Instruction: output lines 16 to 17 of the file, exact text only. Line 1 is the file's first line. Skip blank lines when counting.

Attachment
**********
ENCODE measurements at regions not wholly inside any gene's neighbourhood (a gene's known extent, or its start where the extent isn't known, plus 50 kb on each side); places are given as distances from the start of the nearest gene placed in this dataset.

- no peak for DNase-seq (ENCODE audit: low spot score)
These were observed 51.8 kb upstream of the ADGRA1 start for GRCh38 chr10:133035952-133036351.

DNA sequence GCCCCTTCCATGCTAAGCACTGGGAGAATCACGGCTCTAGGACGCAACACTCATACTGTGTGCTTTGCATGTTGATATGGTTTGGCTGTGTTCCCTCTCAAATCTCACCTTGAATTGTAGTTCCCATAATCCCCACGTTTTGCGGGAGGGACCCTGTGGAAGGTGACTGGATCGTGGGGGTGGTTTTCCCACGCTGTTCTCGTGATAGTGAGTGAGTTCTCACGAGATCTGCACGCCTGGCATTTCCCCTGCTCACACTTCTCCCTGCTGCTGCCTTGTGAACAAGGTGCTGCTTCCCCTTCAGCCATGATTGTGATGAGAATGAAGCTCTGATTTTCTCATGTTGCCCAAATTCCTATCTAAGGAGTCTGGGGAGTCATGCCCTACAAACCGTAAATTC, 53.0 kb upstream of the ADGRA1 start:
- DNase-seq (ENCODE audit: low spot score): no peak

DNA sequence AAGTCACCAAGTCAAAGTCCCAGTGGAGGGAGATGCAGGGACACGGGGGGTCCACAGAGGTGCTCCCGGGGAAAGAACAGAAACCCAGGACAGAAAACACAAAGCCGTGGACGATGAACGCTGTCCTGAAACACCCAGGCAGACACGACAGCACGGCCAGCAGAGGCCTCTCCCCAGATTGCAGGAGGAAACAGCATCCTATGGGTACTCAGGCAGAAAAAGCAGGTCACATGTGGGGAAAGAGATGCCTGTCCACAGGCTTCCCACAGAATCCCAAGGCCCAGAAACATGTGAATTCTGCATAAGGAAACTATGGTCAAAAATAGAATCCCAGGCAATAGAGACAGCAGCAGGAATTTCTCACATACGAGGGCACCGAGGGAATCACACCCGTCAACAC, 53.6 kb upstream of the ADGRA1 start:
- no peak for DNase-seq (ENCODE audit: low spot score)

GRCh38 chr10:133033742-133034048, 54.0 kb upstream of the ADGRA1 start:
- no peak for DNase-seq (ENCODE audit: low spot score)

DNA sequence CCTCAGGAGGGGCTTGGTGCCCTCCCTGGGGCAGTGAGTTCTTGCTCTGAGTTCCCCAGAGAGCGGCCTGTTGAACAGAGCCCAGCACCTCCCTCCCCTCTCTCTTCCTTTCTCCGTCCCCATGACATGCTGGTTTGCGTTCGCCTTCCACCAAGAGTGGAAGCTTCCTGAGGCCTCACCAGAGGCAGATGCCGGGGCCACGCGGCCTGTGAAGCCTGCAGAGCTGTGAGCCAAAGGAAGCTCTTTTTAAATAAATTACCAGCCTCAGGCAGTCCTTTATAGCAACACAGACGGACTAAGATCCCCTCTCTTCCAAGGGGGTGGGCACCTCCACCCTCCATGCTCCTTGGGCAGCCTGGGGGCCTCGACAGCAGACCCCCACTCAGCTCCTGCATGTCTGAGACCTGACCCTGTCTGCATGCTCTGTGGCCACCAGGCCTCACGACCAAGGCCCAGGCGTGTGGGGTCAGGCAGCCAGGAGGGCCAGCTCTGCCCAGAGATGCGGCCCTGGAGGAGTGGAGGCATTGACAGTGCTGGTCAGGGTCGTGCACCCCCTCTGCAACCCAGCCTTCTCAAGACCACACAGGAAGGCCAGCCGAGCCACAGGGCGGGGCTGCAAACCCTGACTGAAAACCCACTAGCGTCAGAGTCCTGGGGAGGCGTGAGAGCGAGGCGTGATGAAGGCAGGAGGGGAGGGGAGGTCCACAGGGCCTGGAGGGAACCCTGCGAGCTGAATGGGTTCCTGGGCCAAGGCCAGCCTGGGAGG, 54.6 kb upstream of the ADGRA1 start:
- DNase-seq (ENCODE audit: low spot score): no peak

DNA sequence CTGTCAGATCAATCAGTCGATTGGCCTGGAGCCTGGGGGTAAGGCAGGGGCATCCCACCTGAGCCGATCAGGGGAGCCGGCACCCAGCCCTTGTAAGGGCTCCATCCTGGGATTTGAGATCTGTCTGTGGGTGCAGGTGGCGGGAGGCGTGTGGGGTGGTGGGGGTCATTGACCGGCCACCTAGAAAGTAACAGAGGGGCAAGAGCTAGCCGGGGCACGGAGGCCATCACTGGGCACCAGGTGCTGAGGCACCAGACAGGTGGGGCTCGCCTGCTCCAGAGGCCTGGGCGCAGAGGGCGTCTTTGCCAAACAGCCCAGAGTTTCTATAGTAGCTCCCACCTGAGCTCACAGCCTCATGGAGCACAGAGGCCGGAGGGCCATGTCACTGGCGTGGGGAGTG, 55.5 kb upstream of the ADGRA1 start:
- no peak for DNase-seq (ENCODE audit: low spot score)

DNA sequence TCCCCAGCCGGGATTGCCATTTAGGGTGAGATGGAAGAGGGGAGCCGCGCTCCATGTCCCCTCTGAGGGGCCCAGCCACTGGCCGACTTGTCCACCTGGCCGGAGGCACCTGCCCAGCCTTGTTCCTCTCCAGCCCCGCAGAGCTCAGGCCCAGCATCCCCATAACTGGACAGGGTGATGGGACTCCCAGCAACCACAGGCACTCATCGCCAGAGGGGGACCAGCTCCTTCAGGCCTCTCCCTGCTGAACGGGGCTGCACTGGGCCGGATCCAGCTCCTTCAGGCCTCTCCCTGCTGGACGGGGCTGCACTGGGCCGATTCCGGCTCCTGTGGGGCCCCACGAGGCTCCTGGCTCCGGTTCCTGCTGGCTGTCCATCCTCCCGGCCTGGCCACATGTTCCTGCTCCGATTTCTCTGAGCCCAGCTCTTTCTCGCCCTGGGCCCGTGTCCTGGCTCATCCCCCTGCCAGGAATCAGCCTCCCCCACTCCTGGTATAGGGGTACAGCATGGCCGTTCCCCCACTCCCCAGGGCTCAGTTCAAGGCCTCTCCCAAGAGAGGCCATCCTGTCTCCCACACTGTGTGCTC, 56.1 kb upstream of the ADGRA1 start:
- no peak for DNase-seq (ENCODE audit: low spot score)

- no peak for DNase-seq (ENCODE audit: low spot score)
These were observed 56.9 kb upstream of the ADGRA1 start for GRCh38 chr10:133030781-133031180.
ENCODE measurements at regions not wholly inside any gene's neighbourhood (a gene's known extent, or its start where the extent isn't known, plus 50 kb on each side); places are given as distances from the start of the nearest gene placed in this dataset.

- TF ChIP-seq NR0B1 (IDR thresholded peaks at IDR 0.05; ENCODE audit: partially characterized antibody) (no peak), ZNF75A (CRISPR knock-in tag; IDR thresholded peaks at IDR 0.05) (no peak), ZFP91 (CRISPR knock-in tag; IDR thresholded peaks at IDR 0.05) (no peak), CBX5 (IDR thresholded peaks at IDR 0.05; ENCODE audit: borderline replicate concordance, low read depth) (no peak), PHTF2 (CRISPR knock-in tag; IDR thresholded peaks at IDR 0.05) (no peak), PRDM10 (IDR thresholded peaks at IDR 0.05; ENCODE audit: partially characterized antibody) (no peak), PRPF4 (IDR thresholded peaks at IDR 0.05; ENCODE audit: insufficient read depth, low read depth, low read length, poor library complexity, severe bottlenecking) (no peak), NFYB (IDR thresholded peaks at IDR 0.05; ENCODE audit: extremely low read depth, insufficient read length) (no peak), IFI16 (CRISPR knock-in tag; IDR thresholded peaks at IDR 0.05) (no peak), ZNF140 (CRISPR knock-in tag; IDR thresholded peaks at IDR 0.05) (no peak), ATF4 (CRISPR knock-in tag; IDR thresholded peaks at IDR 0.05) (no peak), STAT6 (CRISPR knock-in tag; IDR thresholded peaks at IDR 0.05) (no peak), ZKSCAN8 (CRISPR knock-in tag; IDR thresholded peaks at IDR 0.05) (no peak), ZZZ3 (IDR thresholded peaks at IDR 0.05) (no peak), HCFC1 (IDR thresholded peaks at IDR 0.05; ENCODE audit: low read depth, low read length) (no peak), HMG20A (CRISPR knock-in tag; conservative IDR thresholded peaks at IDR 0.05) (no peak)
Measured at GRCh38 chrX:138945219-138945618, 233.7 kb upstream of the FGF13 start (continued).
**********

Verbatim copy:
- no peak for DNase-seq (ENCODE audit: low spot score)
These were observed 56.9 kb upstream of the ADGRA1 start for GRCh38 chr10:133030781-133031180.